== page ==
As state liquor sales are about to be privatized, the Legislature passes an amendment that gives the burgeoning craft-distillery industry a break on paying retail fees on tasting-room sales.

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Washington’s craft distilleries caught a break this week from the Legislature, which passed an amendment that exempts them from paying a 17 percent retail fee on every bottle they sell from their tasting rooms.

The fee break does not extend to craft spirits sold by retailers such as Safeway, which can start selling liquor in Washington on June 1. Under a voter initiative passed last fall, the state’s liquor business will be privatized by then.

“The majority of our sales come through retailers, so [the break] is not massive, but every little bit helps,” said Steven Stone, president of the Washington Distillers Guild and founder and head distiller of Sound Spirits in Seattle. “For some people it’ll be huge, if they do more business out of their tasting rooms.”

Stone expects prices on his and other medium- to high-end spirits to increase by 20 to 30 percent beginning June 1. Under the initiative, bars and restaurants already can buy directly from distilleries, but most are waiting until the state’s supply is depleted, he said, with the expectation that they can fetch higher prices in a privatized market.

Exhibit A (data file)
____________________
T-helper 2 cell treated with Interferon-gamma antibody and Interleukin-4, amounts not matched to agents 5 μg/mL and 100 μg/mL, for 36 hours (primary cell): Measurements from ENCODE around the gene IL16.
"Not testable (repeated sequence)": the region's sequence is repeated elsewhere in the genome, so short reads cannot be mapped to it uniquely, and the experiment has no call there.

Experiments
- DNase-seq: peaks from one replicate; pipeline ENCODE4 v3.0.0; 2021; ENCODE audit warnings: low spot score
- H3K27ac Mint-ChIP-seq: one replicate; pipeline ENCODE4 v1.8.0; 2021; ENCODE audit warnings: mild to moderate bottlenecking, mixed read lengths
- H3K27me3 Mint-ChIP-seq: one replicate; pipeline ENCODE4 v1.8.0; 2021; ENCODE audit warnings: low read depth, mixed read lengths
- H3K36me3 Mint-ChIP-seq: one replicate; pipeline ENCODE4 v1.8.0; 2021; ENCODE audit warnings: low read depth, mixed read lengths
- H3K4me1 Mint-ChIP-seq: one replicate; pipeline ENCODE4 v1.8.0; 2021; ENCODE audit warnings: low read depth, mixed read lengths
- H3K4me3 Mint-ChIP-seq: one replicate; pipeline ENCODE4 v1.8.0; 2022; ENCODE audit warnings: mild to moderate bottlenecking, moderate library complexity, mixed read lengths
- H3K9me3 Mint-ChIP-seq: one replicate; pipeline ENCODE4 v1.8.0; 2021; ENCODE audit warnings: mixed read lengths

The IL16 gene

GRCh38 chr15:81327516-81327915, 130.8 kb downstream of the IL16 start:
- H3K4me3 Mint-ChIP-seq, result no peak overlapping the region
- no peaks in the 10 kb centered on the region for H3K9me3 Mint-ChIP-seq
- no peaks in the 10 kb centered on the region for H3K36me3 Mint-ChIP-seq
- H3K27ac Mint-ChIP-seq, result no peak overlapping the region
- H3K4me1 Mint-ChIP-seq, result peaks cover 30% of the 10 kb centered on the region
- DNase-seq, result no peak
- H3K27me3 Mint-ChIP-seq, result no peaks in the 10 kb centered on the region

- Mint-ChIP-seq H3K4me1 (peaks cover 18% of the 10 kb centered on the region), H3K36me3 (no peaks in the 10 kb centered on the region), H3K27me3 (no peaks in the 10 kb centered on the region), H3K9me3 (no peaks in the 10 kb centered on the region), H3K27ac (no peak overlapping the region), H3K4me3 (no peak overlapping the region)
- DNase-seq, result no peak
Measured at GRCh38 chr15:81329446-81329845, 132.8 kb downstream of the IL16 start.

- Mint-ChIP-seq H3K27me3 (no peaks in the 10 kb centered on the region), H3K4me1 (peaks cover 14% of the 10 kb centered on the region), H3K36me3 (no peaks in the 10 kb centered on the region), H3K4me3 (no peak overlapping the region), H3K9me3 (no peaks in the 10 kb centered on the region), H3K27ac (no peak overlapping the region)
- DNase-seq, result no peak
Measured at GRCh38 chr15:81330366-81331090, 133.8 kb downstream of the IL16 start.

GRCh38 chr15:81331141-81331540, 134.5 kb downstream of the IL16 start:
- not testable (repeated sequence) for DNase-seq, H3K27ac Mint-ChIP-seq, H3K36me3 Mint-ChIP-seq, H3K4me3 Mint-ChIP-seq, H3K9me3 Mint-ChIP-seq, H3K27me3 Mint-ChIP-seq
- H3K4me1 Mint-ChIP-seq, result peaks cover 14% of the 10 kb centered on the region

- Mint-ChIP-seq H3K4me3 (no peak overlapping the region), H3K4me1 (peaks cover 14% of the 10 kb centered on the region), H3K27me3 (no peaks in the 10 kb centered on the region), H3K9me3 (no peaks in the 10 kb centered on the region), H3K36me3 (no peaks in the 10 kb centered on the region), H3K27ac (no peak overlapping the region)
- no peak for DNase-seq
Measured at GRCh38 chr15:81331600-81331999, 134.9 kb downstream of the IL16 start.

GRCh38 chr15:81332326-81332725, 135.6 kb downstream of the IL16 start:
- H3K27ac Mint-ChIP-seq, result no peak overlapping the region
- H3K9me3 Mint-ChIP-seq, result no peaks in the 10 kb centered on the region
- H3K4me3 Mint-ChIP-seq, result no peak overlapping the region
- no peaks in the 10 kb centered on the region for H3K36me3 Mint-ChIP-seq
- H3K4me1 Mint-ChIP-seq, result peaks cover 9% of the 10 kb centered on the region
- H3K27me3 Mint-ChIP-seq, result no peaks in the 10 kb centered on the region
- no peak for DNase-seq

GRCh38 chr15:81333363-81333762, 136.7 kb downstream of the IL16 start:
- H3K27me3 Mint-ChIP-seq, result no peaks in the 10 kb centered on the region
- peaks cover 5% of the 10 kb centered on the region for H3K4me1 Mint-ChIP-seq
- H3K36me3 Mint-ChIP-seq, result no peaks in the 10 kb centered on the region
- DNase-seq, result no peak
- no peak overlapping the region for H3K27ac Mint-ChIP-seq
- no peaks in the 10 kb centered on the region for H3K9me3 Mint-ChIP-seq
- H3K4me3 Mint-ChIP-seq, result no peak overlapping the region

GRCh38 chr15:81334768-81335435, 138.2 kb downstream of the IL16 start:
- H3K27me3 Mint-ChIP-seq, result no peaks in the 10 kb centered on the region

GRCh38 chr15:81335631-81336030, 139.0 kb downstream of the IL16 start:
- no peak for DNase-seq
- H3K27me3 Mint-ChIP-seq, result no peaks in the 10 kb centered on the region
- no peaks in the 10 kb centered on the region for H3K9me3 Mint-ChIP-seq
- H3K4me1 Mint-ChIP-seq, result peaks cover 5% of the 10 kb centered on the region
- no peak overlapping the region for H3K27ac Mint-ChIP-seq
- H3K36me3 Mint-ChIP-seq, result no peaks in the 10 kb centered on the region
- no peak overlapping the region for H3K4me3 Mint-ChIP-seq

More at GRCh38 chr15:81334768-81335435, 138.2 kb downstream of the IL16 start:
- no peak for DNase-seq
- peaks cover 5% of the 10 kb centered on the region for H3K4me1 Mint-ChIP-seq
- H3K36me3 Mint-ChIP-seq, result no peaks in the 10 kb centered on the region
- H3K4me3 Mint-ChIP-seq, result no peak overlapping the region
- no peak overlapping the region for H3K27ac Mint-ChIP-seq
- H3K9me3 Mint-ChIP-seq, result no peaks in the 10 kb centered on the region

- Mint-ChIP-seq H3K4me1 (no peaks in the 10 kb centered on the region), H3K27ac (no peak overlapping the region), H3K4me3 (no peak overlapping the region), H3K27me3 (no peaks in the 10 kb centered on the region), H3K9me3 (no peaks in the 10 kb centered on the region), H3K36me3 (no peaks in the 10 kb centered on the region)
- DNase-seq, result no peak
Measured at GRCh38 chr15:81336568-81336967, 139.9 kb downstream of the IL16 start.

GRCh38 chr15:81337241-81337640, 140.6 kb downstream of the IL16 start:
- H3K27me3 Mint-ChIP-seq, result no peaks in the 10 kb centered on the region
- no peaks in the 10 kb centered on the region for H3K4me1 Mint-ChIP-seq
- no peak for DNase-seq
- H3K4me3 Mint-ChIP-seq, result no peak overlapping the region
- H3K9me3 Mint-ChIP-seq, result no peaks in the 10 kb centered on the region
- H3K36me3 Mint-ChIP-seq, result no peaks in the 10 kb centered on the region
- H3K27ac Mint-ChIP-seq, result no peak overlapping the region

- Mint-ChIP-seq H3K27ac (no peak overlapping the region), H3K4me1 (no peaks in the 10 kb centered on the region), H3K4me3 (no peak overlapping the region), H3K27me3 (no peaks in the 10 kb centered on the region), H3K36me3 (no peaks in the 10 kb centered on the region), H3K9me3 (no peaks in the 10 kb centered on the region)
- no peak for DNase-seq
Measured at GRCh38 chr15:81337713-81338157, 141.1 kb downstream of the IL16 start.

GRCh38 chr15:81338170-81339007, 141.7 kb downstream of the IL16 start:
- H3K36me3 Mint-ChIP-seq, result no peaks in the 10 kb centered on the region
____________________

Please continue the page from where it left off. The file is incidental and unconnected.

Distilleries, meanwhile, are suffering through a couple months with little or no sales to the state as it phases out the business and no sales allowed to retailers to make up for it.

“Hopefully everything will come back and we’ll have a price increase, but everyone will be pleased because of more availability and ease of shopping for their food and a bottle of something,” Stone said.

Sen. Nick Harper, D-Everett, sponsored the amendment, which is aimed at protecting a fledgling industry in Washington.

After decades of having few or no distilleries, the Legislature passed a craft-distillery law in 2008, allowing small distilleries to open tasting rooms and sell limited amounts of liquor.

In less than four years, the number of craft distilleries zoomed from zero to 40.

Distilleries are among the small businesses worried about the way Washington is privatizing its liquor business.

In addition to imposing new fees on retailers, the law limits how many retailers can sell spirits by requiring that their stores measure at least 10,000 square feet unless they run existing state stores.

Some small distilleries worry that they could have trouble getting onto shelves at large chain stores, which typically do not offer the same variety as specialty shops.

Harper said craft spirits in Washington could replicate the success of the state’s wine industry, which he said employs 19,000 people and contributed more than $3 billion to the economy during the last three years.

“Fostering small-business growth, especially during our tentative economic recovery, is a vital function of the Legislature,” Harper said in a news release. His amendment awaits the governor’s signature.

Melissa Allison: 206-464-3312 or mallison@seattletimes.com.

On Twitter @AllisonSeattle.